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No guarantees of a pre-registration placement

I was disappointed to learn that Health Education England (HEE) and Higher Education Funding Council of England will no longer be pursuing the important issue of student numbers; a decision which has surely frustrated students and those who support the need for numbers to be managed.

Having read the summary of consultation responses[1], it is clear that the minister for universities, science and cities, Greg Clark, has gone against the advice of the vast majority of respondents, which included national organisations, individual pharmacists and students. The summary of responses makes clear that restricting recruitment of students on to the MPharm course is more desirable than creating a split degree or the influence of a free market. This desirability was not borne from selfish reasons and managing student intake was seen as a viable way to increase the quality of education, pharmacists, and patient care. It could also allow for a slight oversupply of pharmacists that could fulfil the roles set out in the Royal Pharmaceutical Society’s (RPS) ‘Now or never’ report.

I welcome the announcement that HEE will now focus on the recommendations from Modernising Pharmacy Careers regarding pharmacist education and training and I hope it does so with some pace. By design, the proposed five-year MPharm programme will require student numbers to be controlled on intake to match the training places available. However, with NHS finances as tight as they are, I fear that implementation of a five-year integrated MPharm could be compromised.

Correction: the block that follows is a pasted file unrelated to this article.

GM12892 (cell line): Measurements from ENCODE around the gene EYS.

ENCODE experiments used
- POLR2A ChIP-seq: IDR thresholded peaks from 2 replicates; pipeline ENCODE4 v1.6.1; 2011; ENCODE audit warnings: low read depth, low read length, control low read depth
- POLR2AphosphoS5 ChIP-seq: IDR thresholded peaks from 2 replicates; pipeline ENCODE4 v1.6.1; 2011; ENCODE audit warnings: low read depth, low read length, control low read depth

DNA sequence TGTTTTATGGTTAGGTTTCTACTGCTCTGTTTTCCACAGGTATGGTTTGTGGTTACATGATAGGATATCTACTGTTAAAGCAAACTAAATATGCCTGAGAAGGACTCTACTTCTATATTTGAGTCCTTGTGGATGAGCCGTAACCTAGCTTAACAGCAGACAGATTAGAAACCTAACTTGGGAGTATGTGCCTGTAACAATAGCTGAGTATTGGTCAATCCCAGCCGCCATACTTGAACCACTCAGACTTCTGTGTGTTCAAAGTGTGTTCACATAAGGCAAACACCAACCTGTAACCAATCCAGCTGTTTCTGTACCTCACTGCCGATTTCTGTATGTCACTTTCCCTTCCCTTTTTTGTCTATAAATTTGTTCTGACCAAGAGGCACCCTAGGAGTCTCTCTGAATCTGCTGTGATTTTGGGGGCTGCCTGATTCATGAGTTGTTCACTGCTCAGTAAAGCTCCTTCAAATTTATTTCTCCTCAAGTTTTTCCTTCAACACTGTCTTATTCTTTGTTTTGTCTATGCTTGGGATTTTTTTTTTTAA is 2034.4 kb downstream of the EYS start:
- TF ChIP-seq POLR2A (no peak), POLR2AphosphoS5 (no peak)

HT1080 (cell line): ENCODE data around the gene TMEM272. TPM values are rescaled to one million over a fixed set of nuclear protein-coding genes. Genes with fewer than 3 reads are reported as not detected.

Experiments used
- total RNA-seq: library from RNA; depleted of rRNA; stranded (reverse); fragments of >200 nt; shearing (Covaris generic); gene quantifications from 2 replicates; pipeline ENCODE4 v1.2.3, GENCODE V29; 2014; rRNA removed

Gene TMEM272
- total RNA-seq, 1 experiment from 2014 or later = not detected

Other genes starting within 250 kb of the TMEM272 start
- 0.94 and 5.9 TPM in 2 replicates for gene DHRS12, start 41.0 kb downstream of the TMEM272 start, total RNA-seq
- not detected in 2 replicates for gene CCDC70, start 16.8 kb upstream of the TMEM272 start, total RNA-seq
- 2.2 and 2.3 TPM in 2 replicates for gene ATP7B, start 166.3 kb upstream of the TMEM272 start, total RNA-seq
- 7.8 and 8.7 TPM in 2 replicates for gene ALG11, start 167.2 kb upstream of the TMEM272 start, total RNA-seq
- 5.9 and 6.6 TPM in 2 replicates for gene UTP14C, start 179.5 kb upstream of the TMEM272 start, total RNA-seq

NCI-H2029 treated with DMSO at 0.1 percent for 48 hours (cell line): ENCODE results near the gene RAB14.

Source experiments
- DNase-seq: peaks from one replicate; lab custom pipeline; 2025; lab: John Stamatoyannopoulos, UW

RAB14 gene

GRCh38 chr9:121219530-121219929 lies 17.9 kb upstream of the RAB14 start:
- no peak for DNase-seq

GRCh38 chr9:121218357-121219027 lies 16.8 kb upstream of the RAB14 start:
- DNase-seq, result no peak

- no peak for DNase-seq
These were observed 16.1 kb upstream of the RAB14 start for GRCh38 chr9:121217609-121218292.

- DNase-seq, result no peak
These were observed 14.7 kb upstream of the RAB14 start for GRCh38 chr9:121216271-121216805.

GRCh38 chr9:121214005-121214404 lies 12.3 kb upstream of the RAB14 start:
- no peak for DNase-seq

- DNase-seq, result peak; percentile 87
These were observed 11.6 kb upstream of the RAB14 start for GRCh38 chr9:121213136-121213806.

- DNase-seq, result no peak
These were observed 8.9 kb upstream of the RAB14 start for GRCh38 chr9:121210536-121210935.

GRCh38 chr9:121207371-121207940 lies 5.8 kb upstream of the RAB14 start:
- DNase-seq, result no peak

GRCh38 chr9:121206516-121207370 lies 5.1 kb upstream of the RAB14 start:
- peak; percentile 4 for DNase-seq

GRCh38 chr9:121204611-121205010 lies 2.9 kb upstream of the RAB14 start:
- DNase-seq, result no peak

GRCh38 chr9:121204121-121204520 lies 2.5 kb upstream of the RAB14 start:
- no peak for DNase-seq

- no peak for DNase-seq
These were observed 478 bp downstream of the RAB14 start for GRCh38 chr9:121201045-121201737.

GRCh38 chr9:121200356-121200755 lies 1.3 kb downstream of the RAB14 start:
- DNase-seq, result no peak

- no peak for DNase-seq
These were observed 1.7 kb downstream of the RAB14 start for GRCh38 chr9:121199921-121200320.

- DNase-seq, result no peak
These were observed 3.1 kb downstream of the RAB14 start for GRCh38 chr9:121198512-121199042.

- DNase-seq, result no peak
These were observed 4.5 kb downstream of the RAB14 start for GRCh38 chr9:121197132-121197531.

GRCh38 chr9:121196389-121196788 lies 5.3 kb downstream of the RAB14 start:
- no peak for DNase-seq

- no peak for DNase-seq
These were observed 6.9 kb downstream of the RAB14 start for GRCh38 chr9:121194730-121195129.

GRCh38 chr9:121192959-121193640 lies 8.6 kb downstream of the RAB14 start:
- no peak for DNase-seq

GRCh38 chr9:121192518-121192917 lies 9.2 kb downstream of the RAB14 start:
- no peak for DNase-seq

There is currently no money in the NHS to fund additional pre-registration training places and we are likely to see increasing numbers of students unable to obtain training positions, with competition cascading year on year. Mr Clark has requested that universities tell students they are not guaranteed pre-registration training, which will surely put our dedicated academic workforce in a difficult position. I am also concerned that the present situation could make the MPharm unattractive and potentially destabilise the sector.

There are so many reasons why we need to continue working on this issue and I would call on all pharmacists to support the RPS in meeting with government ministers to pursue this matter[2].

 

Ryan Hamilton

Leicester 

Citation: The Pharmaceutical Journal URI: 20066916

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